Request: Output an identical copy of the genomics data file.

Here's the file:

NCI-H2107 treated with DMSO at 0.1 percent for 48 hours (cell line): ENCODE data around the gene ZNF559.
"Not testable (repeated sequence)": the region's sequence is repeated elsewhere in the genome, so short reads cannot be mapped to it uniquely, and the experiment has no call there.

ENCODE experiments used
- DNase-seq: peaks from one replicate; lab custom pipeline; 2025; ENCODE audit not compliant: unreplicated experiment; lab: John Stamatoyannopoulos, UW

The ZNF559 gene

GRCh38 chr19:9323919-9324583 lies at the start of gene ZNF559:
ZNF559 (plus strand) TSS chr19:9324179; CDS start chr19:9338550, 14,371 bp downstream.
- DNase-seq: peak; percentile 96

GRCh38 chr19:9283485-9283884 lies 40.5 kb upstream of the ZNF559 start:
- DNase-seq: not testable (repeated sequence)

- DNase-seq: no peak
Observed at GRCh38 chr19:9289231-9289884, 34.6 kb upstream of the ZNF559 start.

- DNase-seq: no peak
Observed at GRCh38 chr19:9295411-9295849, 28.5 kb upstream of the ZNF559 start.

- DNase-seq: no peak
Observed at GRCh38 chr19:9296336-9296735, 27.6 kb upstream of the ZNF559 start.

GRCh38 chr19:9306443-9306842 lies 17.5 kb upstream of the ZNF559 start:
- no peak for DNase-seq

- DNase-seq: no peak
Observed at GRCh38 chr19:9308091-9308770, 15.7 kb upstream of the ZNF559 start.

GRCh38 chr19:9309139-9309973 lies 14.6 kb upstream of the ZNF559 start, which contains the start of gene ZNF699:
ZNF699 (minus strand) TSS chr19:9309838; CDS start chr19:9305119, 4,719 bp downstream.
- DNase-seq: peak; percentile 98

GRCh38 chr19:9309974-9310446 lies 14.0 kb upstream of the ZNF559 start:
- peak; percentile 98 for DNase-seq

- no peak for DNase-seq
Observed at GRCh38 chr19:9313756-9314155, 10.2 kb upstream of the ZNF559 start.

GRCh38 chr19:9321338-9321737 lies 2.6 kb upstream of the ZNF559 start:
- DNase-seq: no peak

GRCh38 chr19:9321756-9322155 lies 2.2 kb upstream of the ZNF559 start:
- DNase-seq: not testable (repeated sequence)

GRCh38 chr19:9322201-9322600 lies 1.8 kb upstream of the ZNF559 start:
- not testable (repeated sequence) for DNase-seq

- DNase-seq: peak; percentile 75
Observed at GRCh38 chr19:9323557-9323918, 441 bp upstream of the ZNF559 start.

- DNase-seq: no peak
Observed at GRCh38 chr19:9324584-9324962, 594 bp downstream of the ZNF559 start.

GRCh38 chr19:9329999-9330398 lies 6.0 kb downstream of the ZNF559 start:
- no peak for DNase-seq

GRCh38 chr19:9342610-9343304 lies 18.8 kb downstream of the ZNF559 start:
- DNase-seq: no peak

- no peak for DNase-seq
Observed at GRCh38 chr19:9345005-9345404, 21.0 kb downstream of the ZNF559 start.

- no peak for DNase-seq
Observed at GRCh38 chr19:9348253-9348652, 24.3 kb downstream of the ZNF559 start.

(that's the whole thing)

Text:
NCI-H2107 treated with DMSO at 0.1 percent for 48 hours (cell line): ENCODE data around the gene ZNF559.
"Not testable (repeated sequence)": the region's sequence is repeated elsewhere in the genome, so short reads cannot be mapped to it uniquely, and the experiment has no call there.

ENCODE experiments used
- DNase-seq: peaks from one replicate; lab custom pipeline; 2025; ENCODE audit not compliant: unreplicated experiment; lab: John Stamatoyannopoulos, UW

The ZNF559 gene

GRCh38 chr19:9323919-9324583 lies at the start of gene ZNF559:
ZNF559 (plus strand) TSS chr19:9324179; CDS start chr19:9338550, 14,371 bp downstream.
- DNase-seq: peak; percentile 96

GRCh38 chr19:9283485-9283884 lies 40.5 kb upstream of the ZNF559 start:
- DNase-seq: not testable (repeated sequence)

- DNase-seq: no peak
Observed at GRCh38 chr19:9289231-9289884, 34.6 kb upstream of the ZNF559 start.

- DNase-seq: no peak
Observed at GRCh38 chr19:9295411-9295849, 28.5 kb upstream of the ZNF559 start.

- DNase-seq: no peak
Observed at GRCh38 chr19:9296336-9296735, 27.6 kb upstream of the ZNF559 start.

GRCh38 chr19:9306443-9306842 lies 17.5 kb upstream of the ZNF559 start:
- no peak for DNase-seq

- DNase-seq: no peak
Observed at GRCh38 chr19:9308091-9308770, 15.7 kb upstream of the ZNF559 start.

GRCh38 chr19:9309139-9309973 lies 14.6 kb upstream of the ZNF559 start, which contains the start of gene ZNF699:
ZNF699 (minus strand) TSS chr19:9309838; CDS start chr19:9305119, 4,719 bp downstream.
- DNase-seq: peak; percentile 98

GRCh38 chr19:9309974-9310446 lies 14.0 kb upstream of the ZNF559 start:
- peak; percentile 98 for DNase-seq

- no peak for DNase-seq
Observed at GRCh38 chr19:9313756-9314155, 10.2 kb upstream of the ZNF559 start.

GRCh38 chr19:9321338-9321737 lies 2.6 kb upstream of the ZNF559 start:
- DNase-seq: no peak

GRCh38 chr19:9321756-9322155 lies 2.2 kb upstream of the ZNF559 start:
- DNase-seq: not testable (repeated sequence)

GRCh38 chr19:9322201-9322600 lies 1.8 kb upstream of the ZNF559 start:
- not testable (repeated sequence) for DNase-seq

- DNase-seq: peak; percentile 75
Observed at GRCh38 chr19:9323557-9323918, 441 bp upstream of the ZNF559 start.

- DNase-seq: no peak
Observed at GRCh38 chr19:9324584-9324962, 594 bp downstream of the ZNF559 start.

GRCh38 chr19:9329999-9330398 lies 6.0 kb downstream of the ZNF559 start:
- no peak for DNase-seq

GRCh38 chr19:9342610-9343304 lies 18.8 kb downstream of the ZNF559 start:
- DNase-seq: no peak

- no peak for DNase-seq
Observed at GRCh38 chr19:9345005-9345404, 21.0 kb downstream of the ZNF559 start.

- no peak for DNase-seq
Observed at GRCh38 chr19:9348253-9348652, 24.3 kb downstream of the ZNF559 start.